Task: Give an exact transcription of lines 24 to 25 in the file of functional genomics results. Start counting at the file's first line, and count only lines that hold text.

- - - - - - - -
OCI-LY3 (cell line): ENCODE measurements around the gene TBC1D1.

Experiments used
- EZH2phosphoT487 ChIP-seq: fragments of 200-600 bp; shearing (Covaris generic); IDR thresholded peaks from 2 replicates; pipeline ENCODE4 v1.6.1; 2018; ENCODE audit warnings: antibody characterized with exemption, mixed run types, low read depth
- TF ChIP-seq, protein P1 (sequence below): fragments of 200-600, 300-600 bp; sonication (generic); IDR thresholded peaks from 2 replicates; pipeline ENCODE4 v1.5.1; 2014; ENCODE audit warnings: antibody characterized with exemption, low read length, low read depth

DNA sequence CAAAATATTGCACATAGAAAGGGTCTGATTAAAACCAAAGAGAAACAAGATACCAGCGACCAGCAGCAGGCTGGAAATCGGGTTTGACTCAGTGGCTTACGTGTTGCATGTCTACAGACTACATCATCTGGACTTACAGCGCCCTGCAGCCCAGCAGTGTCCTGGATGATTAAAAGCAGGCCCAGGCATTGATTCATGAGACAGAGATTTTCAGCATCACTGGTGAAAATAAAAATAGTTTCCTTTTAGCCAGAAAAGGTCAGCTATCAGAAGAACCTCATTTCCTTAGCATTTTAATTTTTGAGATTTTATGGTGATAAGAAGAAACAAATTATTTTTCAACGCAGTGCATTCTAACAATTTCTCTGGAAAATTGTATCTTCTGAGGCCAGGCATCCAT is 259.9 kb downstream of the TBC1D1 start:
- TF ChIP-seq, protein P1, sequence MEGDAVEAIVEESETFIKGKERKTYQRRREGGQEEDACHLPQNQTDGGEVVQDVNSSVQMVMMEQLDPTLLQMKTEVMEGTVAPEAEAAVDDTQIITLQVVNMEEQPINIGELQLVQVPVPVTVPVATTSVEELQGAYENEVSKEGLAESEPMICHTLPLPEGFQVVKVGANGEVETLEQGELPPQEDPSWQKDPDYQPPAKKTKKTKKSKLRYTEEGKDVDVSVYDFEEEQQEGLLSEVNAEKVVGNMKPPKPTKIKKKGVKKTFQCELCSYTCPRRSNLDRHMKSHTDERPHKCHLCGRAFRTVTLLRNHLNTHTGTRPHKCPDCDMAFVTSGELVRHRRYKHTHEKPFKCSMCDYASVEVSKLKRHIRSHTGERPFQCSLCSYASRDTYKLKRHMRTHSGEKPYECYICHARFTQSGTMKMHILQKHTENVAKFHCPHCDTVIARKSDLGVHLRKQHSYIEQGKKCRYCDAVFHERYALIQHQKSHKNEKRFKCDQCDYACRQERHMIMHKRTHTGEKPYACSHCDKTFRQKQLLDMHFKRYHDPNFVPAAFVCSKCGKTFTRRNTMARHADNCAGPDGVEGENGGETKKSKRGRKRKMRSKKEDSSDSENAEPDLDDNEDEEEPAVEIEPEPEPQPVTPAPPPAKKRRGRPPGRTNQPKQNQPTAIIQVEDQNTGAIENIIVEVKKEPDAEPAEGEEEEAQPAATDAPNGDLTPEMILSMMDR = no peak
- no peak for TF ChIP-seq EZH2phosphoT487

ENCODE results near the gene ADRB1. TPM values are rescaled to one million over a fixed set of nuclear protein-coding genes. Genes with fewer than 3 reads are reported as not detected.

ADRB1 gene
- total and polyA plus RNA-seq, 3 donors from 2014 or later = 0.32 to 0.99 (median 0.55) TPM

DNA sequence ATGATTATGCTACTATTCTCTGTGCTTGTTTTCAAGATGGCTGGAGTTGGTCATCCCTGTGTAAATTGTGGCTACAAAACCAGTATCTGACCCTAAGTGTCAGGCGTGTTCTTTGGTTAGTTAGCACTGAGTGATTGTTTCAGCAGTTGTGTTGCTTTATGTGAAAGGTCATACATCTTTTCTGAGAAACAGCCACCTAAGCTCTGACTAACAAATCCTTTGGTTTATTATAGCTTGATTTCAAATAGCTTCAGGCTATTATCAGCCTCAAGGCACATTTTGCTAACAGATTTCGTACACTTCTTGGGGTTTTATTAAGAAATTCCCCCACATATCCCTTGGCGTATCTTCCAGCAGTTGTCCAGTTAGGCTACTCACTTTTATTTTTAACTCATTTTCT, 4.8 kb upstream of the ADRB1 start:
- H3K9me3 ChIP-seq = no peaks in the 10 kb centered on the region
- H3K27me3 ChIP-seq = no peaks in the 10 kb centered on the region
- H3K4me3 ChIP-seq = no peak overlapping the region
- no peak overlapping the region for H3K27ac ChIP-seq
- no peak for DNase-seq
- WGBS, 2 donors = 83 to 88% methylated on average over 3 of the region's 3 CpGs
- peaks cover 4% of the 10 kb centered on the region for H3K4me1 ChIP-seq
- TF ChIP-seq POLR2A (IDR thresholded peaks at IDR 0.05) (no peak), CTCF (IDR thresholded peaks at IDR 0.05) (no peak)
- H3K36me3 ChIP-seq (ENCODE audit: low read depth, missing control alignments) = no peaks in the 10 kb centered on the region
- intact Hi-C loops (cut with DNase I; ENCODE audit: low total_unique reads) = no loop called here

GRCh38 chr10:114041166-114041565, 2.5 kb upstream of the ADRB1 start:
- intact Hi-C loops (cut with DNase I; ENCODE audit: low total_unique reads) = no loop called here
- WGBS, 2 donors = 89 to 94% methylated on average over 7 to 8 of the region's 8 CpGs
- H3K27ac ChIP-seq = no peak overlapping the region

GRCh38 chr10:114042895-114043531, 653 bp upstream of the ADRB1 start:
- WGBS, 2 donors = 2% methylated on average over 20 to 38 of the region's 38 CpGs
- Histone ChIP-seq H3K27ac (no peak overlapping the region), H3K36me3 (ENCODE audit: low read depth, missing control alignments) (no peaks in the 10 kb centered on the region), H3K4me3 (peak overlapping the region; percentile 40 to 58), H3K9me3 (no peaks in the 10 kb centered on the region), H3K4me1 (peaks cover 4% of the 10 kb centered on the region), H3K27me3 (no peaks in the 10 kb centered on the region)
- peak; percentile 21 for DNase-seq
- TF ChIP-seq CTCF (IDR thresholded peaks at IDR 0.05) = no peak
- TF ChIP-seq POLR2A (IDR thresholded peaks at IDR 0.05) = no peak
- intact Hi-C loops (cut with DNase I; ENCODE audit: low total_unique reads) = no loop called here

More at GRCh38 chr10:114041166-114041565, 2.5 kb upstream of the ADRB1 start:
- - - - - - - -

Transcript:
- WGBS, 2 donors = 89 to 94% methylated on average over 7 to 8 of the region's 8 CpGs
- H3K27ac ChIP-seq = no peak overlapping the region